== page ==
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The state of diet-related NCD policies in Afghanistan, Bangladesh, Nepal, Pakistan, Tunisia and Vietnam: a comparative assessment that introduces a ‘policy cube’ approach

Buse, K; Aftab, W; Akhter, S; Phuong, LB; Chemli, H; Dahal, M; Feroz, A; ... Hawkes, S; + view all (2020) The state of diet-related NCD policies in Afghanistan, Bangladesh, Nepal, Pakistan, Tunisia and Vietnam: a comparative assessment that introduces a ‘policy cube’ approach. Health Policy and Planning , 35 (5) pp. 503-521. 10.1093/heapol/czz175. Green open access

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Abstract

<jats:title>Abstract</jats:title> <jats:p>We assessed the technical content of sugar, salt and trans-fats policies in six countries in relation to the World Health Organization ‘Best Buys’ guidelines for the prevention and control of non-communicable diseases (NCDs). National research teams identified policies and strategies related to promoting healthy diets and restricting unhealthy consumption, including national legislation, development plans and strategies and health sector-related policies and plans. We identified relevant text in relation to the issuing agency, overarching aims, goals, targets and timeframes, specific policy measures and actions, accountability systems, budgets, responsiveness to inequitable vulnerabilities across population groups (including gender) and human rights. We captured findings in a ‘policy cube’ incorporating three dimensions: policy comprehensiveness, political salience and effectiveness of means of implementation, and equity/rights. We compared diet-related NCD policies to human immunodeficiency virus policies in relation to rights, gender and health equity. All six countries have made high-level commitments to address NCDs, but dietary NCDs policies vary and tend to be underdeveloped in terms of the specificity of targets and means of achieving them. There is patchwork reference to internationally recognized, evidence-informed technical interventions and a tendency to focus on interventions that will encounter least resistance, e.g. behaviour change communication in contrast to addressing food reformulation, taxation, subsidies and promotion/marketing. Policies are frequently at the lower end of the authoritativeness spectrum and have few identified budgetary commitments or clear accountability mechanisms. Of concern is the limited recognition of equity and rights-based approaches. Healthy diet policies in these countries do not match the severity of the NCDs burden nor are they designed in such a way that government action will focus on the most critical dietary drivers and population groups at risk. We propose a series of recommendations to expand policy cubes in each of the countries by re-orienting diet-related policies so as to ensure healthy diets for all.</jats:p>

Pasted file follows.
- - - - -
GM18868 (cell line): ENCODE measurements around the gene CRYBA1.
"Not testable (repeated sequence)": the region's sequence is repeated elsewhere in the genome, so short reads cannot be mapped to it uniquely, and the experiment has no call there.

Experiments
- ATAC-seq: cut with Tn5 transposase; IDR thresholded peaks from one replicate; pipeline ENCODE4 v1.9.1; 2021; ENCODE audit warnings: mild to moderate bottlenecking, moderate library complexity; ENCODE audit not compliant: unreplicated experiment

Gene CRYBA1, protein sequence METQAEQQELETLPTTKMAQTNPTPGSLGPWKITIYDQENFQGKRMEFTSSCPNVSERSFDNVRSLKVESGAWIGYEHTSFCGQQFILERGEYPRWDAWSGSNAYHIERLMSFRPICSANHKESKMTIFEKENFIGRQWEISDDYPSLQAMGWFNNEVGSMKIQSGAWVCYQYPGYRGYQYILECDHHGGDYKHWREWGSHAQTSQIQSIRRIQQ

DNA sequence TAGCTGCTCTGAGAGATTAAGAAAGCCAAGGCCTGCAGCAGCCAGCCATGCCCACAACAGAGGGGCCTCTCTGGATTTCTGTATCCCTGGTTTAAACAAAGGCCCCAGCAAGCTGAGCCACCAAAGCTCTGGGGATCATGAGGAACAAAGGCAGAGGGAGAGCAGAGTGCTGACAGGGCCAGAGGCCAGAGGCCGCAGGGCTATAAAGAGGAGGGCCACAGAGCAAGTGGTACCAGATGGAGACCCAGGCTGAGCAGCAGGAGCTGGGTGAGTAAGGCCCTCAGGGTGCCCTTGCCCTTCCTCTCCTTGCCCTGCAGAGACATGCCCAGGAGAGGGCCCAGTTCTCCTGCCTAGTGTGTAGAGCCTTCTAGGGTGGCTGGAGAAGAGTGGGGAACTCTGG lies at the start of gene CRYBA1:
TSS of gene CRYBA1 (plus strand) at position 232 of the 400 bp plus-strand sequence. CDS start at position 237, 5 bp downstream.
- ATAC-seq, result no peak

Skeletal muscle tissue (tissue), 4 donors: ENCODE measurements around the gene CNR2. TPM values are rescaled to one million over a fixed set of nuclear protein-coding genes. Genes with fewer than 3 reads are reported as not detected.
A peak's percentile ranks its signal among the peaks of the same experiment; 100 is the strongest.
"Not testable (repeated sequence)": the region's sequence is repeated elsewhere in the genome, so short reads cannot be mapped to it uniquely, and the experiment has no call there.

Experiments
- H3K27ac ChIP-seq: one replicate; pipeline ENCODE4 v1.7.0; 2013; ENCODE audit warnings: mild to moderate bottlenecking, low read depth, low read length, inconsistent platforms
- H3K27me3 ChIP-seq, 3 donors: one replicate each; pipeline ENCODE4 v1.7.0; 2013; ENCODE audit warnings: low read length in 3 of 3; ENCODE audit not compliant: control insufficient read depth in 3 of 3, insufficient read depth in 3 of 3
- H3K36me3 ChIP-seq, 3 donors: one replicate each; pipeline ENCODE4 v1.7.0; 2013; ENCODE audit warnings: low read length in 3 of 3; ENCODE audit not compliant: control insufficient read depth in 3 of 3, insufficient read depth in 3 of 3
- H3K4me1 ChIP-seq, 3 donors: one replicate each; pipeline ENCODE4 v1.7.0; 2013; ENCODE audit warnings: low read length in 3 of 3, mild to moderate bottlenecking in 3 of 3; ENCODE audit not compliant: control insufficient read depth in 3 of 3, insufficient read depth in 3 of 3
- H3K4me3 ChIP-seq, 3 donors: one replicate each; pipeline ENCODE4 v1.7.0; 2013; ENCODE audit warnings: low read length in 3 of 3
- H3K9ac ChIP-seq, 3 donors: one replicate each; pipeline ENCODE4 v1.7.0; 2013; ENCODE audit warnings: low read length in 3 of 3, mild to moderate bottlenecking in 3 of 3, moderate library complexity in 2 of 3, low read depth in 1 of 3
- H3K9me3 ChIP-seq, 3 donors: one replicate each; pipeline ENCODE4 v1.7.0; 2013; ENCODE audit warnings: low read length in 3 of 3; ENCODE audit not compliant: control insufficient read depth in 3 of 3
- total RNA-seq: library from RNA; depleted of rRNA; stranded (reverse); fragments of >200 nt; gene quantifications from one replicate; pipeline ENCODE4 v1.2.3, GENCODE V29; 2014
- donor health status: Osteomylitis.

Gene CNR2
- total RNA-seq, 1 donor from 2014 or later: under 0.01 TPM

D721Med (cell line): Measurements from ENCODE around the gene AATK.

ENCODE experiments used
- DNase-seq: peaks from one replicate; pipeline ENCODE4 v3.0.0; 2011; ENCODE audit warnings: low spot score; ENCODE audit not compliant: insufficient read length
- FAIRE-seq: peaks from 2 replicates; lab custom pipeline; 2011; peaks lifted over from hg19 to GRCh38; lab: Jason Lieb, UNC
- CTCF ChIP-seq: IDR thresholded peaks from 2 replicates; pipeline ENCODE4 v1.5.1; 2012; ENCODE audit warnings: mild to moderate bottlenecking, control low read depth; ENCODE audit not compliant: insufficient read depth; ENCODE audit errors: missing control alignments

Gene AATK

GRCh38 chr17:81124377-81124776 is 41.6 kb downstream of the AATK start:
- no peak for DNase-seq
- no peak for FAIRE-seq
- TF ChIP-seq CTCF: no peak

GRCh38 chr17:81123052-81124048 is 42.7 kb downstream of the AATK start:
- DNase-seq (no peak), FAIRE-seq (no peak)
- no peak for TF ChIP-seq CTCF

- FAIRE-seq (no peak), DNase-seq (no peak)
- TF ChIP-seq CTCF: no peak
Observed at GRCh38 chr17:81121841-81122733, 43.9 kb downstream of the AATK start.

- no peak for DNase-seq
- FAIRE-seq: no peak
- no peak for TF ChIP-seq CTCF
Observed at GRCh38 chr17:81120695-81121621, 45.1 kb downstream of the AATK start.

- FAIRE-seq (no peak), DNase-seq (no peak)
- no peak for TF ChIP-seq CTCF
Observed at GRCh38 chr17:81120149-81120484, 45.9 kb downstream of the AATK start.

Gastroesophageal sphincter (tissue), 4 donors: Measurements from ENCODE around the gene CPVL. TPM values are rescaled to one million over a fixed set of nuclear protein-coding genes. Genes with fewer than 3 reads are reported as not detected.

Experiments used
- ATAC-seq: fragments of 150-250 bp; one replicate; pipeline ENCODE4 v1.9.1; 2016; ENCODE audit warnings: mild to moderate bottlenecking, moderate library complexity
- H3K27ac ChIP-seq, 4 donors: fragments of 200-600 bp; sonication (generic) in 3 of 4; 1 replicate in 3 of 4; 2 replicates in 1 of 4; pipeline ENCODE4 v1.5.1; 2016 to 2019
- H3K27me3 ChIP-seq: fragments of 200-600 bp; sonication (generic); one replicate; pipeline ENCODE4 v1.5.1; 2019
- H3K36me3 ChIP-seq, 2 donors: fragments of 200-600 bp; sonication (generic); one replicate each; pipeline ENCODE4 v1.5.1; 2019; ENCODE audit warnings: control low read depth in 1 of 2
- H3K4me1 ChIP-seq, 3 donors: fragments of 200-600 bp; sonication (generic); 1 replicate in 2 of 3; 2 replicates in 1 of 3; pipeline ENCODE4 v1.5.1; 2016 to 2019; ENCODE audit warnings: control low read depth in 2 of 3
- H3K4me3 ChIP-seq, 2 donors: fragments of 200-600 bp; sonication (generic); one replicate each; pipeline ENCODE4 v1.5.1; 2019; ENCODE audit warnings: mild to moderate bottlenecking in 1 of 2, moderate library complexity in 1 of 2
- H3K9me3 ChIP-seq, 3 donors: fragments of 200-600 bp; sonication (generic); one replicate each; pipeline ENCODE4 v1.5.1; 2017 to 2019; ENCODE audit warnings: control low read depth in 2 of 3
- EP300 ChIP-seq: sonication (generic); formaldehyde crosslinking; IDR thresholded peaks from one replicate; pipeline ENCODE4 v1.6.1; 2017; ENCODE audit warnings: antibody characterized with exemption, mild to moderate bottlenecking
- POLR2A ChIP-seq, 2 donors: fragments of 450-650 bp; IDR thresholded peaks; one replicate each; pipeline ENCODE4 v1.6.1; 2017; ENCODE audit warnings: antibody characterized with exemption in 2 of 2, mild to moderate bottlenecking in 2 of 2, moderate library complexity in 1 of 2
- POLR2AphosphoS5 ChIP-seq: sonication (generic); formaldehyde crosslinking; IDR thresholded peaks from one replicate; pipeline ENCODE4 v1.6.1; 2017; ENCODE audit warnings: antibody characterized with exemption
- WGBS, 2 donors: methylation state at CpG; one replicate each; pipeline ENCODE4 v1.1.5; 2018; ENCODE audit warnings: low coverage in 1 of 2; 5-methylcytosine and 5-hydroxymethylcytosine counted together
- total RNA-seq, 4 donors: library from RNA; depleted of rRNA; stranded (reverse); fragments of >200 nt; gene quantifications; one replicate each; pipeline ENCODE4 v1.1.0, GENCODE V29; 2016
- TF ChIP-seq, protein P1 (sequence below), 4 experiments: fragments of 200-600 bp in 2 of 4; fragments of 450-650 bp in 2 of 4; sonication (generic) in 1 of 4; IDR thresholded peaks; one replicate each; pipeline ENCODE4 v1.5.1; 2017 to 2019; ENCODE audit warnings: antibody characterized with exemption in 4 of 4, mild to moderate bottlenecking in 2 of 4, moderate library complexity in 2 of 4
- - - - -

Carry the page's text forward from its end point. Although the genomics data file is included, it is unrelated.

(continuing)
Type: Article
Title: The state of diet-related NCD policies in Afghanistan, Bangladesh, Nepal, Pakistan, Tunisia and Vietnam: a comparative assessment that introduces a ‘policy cube’ approach
Open access status: An open access version is available from UCL Discovery
DOI: 10.1093/heapol/czz175
Publisher version: http://dx.doi.org/10.1093/heapol/czz175
Language: English
Additional information: VC The Author(s) 2020. Published by Oxford University Press in association with The London School of Hygiene and Tropical Medicine. This is an Open Access article distributed under the terms of the Creative Commons Attribution License (http://creativecommons.org/licenses/by/4.0/), which permits unrestricted reuse, distribution, and reproduction in any medium, provided the original work is properly cited.
Keywords: NCDs, policy analysis, accountability, authority, human rights, WHO Best Buys
UCL classification: UCL
UCL > Provost and Vice Provost Offices
UCL > Provost and Vice Provost Offices > School of Life and Medical Sciences
UCL > Provost and Vice Provost Offices > School of Life and Medical Sciences > Faculty of Population Health Sciences
UCL > Provost and Vice Provost Offices > School of Life and Medical Sciences > Faculty of Population Health Sciences > Institute for Global Health
URI: https://discovery.ucl.ac.uk/id/eprint/10096877
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